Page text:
Bob Long

Last updated on May 13th, 2019 at 02:21 pm

Recovering from stroke gave former Packer new appreciation of life
Bob Long’s life is pretty idyllic these days. He hangs around the house in his pajamas in the morning when he wants to. He got a chance to watch his kids play high school sports. In other words, he’s taking time to smell the proverbial roses.
But it was just over 10 years ago that the former wide receiver for Vince Lombardi’s Green Bay Packers and founder of RAL Asset Management was felled by a stroke. At the time, Long was 50 years old, in great shape, had never smoked and didn’t drink.
It was a blind-side hit that laid him up for almost all of 1991. He spent two-and-a-half months in Elmbrook Memorial Hospital in Brookfield and almost 10 months in therapy at Sacred Heart Hospital in Milwaukee.
To this day, Long and his doctors aren’t sure what caused his stroke. Some suggested stress may have been a factor, but Long discounts that theory.
“I’ve had a pretty high threshold for stress ever since I played for Vince Lombardi,” Long said. “You’ve got to have a high threshold for stress to play for him because … you couldn’t make too many mistakes.”
Whatever the reason for the stroke, Long decided to close down RAL Asset Management, a company that bought investment real estate properties for 100% cash. “We were into it for the income, not the big tax breaks like other people were,” Long said. The concept worked, too, especially in light of the savings & loan debacle of the 1980s, which lead to many tax-sheltered real estate partnerships declaring bankruptcy.
The Lombardi creed
Even after suffering from such a debilitating illness, Long counts his blessings.
“I had no paralysis,” he said. “I came out of this thing pretty good. I have no complaints at all. I’m just grateful I survived, period, so I could spend more time with my wife and kids.”
As Long went through his therapy sessions — many of which were dedicated to learning to walk again — lessons that he had learned from his years with Lombardi continued to have an impact on him.
For one thing, pain was always in a player’s mind. “We were never hurt,” Long said of his playing days. As his doctors continued to look for reasons for the stroke by taking X-rays and MRIs, one of the doctors came in and asked Long when he broke his wrist. Long didn’t know.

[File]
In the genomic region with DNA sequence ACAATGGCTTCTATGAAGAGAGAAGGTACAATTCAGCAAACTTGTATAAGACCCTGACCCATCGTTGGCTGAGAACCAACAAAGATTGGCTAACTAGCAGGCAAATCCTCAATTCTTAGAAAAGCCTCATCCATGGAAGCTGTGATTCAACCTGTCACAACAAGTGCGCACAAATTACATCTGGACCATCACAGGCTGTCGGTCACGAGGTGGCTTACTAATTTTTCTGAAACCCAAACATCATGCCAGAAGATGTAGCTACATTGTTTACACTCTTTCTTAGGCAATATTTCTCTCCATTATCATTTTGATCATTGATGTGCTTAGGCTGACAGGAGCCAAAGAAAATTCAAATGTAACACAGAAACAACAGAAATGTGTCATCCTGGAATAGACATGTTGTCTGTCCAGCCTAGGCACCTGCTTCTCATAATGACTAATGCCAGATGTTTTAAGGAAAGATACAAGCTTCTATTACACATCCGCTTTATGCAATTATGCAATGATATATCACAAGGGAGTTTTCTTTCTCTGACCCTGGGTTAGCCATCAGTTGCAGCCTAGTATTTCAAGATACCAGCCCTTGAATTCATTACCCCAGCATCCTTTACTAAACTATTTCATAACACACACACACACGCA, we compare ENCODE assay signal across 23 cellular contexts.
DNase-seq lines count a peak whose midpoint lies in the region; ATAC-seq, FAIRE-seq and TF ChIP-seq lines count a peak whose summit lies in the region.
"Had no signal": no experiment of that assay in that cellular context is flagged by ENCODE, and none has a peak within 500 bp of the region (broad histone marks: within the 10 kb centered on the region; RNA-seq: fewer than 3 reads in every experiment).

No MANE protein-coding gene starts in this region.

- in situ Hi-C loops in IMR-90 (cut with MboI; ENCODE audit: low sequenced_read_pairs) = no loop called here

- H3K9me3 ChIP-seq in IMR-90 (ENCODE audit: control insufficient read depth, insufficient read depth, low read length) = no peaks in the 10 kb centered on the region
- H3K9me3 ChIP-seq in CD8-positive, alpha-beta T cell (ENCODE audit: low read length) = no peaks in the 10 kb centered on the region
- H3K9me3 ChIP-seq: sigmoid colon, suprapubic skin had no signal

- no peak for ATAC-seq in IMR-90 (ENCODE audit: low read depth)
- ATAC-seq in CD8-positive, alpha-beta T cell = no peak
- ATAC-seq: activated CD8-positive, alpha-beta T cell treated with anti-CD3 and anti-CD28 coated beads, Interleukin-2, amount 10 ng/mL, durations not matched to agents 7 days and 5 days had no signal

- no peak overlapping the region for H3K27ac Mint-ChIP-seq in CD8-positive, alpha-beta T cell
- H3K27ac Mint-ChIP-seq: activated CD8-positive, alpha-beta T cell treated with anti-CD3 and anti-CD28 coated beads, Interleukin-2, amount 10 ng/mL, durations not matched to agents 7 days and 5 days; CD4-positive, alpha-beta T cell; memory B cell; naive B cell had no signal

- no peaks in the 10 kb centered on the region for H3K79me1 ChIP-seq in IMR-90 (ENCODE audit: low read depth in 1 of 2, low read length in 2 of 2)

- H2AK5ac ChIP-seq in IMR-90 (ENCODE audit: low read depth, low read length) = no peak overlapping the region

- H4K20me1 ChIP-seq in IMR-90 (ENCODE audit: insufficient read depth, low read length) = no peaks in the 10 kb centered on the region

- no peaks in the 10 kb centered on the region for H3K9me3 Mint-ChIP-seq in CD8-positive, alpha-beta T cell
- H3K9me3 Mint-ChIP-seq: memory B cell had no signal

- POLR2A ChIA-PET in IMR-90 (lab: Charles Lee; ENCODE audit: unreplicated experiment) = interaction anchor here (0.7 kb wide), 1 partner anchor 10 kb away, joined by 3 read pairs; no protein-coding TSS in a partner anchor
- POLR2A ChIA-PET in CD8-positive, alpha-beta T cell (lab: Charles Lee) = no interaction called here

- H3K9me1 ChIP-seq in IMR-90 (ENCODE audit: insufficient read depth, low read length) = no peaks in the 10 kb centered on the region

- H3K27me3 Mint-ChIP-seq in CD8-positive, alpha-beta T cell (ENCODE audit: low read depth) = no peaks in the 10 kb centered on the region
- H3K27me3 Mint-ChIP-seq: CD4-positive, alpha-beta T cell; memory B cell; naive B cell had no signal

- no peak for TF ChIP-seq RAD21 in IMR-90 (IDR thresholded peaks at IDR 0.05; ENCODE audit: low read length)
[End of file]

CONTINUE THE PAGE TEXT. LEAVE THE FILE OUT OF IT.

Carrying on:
“Apparently I had broken my wrist when I played for the Packers and I played through it,” he said.
It was the same when his doctor discovered he had broken his collarbone. Long couldn’t recall when it had happened, and when the doctor told him it looked about 30 years old, Long, who played for the Pack from 1964-1967, told him, “That sounds about right.”
Lombardi always insisted that his teams never lost a game, either.
“Even if we lost a game, he’d come in after the game and say, ‘We didn’t lose. Time ran out,'” Long recalled. “In other words, if we had gone into overtime, we would have won the game. So when I went through this I kept thinking, ‘I’m going to get better. No matter what, I’m going to get better.’ The only thing that would defeat me is if time ran out.”
These days, Long works with charity groups and serves as the president of the National Football League Players Association Retirees for Wisconsin, handling pension and health-care questions from fellow retirees, among other things.
He’s also working as a consultant for his family’s business — RAL Long’s Management — which is coming out with a new offering in 2002 called RAL Brick and Mortar. The venture will follow Long’s philosophy of buying properties debt-free.
His advice to anyone who is recovering from a stroke: “No matter what happens, never, never give up.”
Dec. 21, 2001 Small Business Times, Milwaukee

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